The Nine Energy Lawsuit
The nine energy lawsuit was developed in California, as part of a campaign to force major energy companies to pay for the damages caused by their emissions into our atmosphere. There are lawsuits being pursued in other states, as well. Unfortunately, the law in this state is being challenged and the suits have not only reached the courts but are now headed to trial.
The Nine Energy Lawsuit
Opponents of the lawsuit claim that the plaintiffs are attempting to use the law as a giant First Amendment censorship tool. According to them, the lawsuit is an attempt to gag companies from publicizing the results of their testing. The argument goes on to say that the First Amendment gives us the right to talk about pollution. They maintain that the nine energy lawsuit is a violation of that right. In fact, the law itself was designed to prevent such lawsuits by providing a public notice requirement for any law that affects private activity. Opponents say that those who support the lawsuit are using the law to suppress scientific research.
Opponents argue that these lawsuits are nothing more than harassment by environmental groups who wish to control the flow of natural resources into our environment.
Many companies feel that this lawsuit is nothing more than a thinly-disguised attempt at a regulatory agency trying to dictate how they operate. Businesses feel that the lawsuits are also preemptive strikes meant to close down debate about alternative energy. Opponents of the lawsuit maintain that the First Amendment does not give government agencies the right to gag speech. They also point out that this law has already been used to shut down debate over the controversial coal-fired power plant in Oregon.
Advocates for the law say that this lawsuit is just another step in the larger assault on global warming and energy deregulation.
According to them, this is about the right of citizens to be able to air their views on environmental issues. The suit argues that there has been an imbalance of energy sources in the past, which is leading to what is known as an energy crisis. They further claim that this problem will only get worse unless immediate action is taken. Opponents argue that the nine energy lawsuit is a violation of the First Amendment and the U.S. Constitution.
There have been other lawsuits regarding the nine power plants.
Last month, a lawsuit was filed against New York over the Clean Power Plan. In that case, the judge ordered the state to allow people to sue over the legality of the Clean Power Plan. In July, a lawsuit was filed against the federal government over the Mercury and Endocrine Disruptive Drug regulation. That suit was filed by the Natural Resources Defense Council.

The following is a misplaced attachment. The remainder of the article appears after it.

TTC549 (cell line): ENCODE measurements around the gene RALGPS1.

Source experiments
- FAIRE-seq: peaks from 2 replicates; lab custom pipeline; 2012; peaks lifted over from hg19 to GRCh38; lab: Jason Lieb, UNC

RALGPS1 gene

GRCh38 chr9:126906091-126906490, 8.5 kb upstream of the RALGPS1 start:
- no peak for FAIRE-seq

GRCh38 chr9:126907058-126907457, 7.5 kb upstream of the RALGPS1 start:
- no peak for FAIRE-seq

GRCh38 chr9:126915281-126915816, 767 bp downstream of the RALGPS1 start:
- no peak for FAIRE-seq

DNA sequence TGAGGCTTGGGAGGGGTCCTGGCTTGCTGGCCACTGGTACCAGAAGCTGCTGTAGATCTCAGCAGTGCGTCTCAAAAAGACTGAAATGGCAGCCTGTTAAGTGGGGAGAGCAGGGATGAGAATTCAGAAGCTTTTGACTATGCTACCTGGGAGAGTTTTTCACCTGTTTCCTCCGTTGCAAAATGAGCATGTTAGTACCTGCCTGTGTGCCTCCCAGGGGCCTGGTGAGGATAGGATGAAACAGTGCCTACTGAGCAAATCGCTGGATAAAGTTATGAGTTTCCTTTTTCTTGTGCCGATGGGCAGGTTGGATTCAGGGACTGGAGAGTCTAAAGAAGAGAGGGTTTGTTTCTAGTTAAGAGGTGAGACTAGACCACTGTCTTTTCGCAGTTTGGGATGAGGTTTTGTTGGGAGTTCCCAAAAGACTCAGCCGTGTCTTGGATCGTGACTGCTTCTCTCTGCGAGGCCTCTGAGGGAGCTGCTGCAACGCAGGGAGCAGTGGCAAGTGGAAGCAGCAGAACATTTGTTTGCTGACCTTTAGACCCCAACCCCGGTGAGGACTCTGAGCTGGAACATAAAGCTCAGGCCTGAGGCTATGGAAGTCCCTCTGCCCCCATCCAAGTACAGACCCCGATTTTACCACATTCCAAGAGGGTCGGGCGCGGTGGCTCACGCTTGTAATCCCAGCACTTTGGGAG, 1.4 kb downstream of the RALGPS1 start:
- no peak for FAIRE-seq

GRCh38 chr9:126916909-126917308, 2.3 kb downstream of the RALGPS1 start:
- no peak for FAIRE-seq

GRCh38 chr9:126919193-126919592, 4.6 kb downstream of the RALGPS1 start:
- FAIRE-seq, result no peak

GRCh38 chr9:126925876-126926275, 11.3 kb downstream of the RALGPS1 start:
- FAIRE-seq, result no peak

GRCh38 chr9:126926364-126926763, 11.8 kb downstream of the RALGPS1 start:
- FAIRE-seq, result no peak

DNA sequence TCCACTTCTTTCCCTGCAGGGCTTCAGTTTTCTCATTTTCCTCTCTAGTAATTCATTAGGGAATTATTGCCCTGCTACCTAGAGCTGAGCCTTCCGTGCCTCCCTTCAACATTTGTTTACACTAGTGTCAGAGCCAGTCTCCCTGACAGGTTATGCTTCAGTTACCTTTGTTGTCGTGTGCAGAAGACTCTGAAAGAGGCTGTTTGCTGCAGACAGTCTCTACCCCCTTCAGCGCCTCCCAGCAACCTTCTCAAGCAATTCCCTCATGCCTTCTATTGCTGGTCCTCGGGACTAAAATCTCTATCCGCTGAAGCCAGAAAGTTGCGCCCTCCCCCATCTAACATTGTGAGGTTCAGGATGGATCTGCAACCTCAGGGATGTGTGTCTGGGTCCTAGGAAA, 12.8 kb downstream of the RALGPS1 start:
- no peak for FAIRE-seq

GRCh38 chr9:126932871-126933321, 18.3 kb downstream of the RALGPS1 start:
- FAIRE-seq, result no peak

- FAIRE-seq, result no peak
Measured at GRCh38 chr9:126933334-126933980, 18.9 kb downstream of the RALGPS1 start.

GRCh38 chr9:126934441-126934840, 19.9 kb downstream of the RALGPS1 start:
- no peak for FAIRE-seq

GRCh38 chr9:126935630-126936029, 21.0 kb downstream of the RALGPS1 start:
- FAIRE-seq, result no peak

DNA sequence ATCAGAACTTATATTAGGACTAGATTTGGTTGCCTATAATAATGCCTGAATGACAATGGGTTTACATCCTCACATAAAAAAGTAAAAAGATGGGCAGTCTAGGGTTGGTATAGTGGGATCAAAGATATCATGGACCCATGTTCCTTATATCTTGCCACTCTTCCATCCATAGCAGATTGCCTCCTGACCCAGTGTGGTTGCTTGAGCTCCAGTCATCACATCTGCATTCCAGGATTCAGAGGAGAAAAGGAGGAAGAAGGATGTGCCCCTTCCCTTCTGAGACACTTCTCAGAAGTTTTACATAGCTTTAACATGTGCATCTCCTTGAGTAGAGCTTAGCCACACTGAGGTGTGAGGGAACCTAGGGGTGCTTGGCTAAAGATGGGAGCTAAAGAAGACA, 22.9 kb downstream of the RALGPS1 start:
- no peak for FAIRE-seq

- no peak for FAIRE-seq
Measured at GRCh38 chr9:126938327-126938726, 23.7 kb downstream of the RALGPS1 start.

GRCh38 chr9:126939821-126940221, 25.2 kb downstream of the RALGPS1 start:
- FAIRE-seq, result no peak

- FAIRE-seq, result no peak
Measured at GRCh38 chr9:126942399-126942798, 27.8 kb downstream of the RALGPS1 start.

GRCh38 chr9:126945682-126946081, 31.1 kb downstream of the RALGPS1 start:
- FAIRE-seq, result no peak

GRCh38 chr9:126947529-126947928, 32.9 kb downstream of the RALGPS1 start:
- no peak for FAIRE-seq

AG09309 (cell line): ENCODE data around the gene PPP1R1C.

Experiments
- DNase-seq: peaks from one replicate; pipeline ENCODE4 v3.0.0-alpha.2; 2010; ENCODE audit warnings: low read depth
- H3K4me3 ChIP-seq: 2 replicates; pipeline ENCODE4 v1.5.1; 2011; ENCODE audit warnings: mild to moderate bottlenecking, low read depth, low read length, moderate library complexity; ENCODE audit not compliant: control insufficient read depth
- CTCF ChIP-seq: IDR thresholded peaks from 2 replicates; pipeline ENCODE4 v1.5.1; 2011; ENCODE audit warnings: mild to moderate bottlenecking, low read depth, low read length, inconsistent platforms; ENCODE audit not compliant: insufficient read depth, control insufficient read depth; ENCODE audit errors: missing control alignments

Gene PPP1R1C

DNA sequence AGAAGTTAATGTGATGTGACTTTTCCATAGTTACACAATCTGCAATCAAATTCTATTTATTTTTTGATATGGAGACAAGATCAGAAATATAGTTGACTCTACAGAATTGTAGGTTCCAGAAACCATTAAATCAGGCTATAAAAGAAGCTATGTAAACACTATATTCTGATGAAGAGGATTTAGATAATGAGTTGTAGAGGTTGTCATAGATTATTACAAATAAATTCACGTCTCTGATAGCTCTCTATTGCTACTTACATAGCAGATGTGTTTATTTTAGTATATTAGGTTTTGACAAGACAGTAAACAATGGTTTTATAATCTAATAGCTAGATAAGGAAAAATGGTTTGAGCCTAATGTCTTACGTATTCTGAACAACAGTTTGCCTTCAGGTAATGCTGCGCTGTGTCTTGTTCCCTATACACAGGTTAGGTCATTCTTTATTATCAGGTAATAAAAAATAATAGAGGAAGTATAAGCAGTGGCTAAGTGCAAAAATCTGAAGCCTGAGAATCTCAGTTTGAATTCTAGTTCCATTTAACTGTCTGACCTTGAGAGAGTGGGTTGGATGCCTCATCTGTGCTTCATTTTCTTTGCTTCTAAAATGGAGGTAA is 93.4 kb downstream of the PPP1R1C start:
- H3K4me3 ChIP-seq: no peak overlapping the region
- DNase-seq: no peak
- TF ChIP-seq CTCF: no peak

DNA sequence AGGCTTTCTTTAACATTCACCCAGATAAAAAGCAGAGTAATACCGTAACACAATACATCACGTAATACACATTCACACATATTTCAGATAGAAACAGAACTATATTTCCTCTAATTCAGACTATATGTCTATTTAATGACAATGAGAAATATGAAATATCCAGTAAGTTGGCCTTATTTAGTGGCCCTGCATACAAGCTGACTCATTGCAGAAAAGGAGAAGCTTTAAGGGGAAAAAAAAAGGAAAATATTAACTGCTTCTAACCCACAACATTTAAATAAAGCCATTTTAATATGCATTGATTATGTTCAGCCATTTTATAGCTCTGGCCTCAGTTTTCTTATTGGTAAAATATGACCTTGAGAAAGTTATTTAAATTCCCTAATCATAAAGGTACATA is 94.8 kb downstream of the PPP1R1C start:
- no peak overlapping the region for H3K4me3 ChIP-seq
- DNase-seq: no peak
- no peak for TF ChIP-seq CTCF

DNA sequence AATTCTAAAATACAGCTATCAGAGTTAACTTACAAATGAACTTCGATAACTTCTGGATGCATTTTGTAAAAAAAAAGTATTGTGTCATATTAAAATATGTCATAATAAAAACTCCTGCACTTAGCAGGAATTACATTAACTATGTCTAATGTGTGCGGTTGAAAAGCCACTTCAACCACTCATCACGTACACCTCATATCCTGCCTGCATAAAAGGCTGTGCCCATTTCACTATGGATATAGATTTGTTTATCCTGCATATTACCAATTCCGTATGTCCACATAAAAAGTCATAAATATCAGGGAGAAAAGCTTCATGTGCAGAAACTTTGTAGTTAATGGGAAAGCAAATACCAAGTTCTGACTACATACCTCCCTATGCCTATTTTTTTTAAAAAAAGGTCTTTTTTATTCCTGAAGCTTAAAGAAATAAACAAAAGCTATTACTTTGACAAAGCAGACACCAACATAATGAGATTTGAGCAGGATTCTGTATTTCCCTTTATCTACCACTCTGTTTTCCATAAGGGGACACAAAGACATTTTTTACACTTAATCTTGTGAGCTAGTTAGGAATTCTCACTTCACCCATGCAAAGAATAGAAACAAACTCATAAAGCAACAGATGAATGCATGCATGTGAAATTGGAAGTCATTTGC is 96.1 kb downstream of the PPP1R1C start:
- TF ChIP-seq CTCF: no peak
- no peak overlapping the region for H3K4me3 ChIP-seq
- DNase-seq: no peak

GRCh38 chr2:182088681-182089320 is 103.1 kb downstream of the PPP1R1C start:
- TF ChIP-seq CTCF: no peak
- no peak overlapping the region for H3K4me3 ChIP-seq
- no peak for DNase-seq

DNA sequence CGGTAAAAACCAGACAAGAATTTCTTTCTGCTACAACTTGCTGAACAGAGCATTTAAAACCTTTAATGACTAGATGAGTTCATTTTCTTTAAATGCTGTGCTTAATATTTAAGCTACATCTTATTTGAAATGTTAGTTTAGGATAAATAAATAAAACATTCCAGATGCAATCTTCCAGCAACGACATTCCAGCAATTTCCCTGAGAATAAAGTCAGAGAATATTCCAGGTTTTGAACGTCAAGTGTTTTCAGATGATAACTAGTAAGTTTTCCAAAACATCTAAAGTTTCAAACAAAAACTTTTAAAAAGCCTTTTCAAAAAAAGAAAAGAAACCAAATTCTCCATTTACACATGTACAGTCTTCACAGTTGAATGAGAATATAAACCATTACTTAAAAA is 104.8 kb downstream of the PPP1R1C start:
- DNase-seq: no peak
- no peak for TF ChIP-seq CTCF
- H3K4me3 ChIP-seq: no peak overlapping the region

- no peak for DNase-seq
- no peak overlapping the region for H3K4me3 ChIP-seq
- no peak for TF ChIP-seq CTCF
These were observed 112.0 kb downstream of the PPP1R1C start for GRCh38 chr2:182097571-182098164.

This is just the beginning, however. Opponents hope that the legal issues surrounding the lawsuits will force Congress to take swift action to curb EPA overreach. In the meantime, environmental groups are encouraging residents to contact their members of Congress about this issue. “There is a real concern about the overreaching of EPA,” said Michael Kitto, an attorney at ABA Litigation Services. “The courts have been quite successful in protecting residents of coal-producing or water-using industries.”
If you would like more information about the lawsuit, check out the AP’s website.
The website also has links to live blogs from attorneys who are handling the cases. You can also contact the law firm directly for more information. The firm can be reached on the phone, by fax, email, or in the office.
The nine lawsuits represent several residents of eastern Washington and the Pacific Northwest. If you live in any area where fossil fuel plants or other large companies have polluting substances or toxins, you may be eligible for a lawsuit. You can find out more about your eligibility for a lawsuit, as well as the time period you may have to file it, by checking out the AP’s website. You can also find out more about your state’s laws concerning these lawsuits, including which agencies are responsible for investigating and prosecuting the cases. (You can also learn more about organizing groups to support the plaintiffs in your area.)